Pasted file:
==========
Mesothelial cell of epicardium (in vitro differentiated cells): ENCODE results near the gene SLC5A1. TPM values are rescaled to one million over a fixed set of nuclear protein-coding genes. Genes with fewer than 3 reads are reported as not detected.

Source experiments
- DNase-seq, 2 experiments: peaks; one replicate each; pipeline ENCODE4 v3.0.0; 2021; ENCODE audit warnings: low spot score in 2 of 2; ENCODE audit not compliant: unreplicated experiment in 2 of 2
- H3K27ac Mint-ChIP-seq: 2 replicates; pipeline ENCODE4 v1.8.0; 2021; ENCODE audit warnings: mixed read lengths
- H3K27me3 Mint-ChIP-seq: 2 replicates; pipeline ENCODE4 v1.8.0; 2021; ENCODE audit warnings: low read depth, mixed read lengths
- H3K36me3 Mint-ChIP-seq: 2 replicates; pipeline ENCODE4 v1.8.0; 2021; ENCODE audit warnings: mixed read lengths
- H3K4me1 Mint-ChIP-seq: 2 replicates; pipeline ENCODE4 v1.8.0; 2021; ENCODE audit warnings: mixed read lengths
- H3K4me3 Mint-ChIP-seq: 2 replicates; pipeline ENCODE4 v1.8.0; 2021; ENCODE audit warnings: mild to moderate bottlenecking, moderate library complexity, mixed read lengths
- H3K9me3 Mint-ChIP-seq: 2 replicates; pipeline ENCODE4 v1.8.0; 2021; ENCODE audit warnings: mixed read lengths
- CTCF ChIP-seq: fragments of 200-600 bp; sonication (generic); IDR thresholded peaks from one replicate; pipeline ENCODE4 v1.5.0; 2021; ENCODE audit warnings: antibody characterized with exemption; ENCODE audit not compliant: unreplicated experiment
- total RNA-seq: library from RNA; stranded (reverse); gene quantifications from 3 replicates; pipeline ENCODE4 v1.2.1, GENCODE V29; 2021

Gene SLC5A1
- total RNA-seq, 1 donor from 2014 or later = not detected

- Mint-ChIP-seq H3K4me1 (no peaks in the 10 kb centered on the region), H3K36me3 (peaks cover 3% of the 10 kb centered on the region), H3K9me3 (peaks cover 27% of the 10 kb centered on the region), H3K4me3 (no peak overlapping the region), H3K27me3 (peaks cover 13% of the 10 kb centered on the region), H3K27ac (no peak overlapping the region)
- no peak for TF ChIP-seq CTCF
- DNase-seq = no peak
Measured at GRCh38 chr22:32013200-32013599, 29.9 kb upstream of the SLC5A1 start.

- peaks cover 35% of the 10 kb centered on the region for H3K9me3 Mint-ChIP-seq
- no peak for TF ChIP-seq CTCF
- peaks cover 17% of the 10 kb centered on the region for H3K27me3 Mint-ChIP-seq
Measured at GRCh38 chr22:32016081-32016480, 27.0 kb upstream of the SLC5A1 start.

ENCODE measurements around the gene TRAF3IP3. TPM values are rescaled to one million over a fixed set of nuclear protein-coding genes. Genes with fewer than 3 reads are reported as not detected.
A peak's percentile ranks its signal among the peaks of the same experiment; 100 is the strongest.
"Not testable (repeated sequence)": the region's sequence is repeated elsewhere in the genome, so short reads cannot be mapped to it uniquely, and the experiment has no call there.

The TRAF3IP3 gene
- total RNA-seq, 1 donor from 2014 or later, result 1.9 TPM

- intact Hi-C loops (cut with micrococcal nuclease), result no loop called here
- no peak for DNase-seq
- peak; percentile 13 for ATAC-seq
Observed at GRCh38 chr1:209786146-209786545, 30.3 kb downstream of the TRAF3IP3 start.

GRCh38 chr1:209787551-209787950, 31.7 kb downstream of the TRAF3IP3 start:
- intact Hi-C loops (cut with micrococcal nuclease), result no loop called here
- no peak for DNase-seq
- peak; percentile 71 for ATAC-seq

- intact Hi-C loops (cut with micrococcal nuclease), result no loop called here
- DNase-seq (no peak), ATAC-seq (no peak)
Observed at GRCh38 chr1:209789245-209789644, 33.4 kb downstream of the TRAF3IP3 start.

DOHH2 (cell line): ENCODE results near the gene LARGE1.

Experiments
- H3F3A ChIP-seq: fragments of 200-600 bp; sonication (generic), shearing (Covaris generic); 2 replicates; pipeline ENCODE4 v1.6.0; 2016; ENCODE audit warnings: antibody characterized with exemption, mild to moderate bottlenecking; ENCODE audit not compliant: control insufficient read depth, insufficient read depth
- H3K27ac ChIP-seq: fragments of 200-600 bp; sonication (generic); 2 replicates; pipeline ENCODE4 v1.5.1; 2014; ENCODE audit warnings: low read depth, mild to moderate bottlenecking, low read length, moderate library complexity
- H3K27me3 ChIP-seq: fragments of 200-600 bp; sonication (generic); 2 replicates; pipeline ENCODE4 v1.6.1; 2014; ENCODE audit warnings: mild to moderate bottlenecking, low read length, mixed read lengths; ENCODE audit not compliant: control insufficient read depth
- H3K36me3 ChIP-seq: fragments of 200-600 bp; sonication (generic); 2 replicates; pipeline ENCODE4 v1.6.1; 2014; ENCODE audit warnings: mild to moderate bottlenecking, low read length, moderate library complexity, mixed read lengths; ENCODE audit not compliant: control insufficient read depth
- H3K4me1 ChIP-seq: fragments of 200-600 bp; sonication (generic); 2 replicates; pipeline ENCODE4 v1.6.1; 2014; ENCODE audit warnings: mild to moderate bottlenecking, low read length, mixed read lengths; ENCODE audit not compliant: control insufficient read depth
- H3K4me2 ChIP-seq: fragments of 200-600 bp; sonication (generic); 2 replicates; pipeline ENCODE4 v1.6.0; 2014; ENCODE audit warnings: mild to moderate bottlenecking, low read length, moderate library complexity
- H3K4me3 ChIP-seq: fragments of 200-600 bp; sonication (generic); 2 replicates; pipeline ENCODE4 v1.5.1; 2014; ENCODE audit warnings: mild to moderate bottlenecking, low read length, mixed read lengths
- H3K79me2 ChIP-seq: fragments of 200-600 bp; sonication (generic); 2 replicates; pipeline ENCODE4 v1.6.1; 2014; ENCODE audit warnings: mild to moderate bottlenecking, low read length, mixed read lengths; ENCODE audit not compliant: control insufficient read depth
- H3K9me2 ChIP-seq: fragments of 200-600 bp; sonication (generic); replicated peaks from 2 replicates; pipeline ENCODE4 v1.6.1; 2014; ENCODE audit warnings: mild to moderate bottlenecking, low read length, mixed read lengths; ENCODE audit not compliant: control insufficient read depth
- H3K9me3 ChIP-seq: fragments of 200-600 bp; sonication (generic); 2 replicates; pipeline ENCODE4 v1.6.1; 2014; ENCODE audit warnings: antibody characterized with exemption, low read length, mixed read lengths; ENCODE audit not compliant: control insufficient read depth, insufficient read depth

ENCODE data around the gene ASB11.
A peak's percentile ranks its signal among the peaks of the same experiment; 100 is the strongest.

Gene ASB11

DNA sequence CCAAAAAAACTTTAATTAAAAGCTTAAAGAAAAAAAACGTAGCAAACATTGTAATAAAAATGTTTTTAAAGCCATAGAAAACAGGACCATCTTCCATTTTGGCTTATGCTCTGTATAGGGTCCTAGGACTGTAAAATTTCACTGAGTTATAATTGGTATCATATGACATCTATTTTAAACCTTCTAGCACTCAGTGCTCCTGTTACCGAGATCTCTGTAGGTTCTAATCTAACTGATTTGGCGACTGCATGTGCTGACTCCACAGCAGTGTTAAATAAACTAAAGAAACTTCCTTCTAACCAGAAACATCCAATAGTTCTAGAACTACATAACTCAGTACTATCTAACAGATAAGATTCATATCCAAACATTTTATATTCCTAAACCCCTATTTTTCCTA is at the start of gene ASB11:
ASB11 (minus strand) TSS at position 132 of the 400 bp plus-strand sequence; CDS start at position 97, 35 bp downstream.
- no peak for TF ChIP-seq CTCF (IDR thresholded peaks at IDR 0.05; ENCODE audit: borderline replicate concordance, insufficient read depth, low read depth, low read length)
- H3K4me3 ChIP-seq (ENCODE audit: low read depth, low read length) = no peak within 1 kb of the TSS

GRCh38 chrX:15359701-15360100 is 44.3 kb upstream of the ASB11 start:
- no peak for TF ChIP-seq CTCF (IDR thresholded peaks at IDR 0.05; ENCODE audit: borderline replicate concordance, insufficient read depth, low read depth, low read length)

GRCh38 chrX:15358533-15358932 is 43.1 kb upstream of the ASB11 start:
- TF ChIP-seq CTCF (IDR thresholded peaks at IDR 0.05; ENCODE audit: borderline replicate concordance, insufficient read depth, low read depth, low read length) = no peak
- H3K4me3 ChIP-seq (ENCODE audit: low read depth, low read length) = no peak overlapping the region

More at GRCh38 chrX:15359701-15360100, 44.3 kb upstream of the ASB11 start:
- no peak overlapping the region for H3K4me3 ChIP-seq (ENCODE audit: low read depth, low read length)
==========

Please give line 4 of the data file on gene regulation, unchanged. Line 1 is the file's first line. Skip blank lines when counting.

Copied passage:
- H3K27ac Mint-ChIP-seq: 2 replicates; pipeline ENCODE4 v1.8.0; 2021; ENCODE audit warnings: mixed read lengths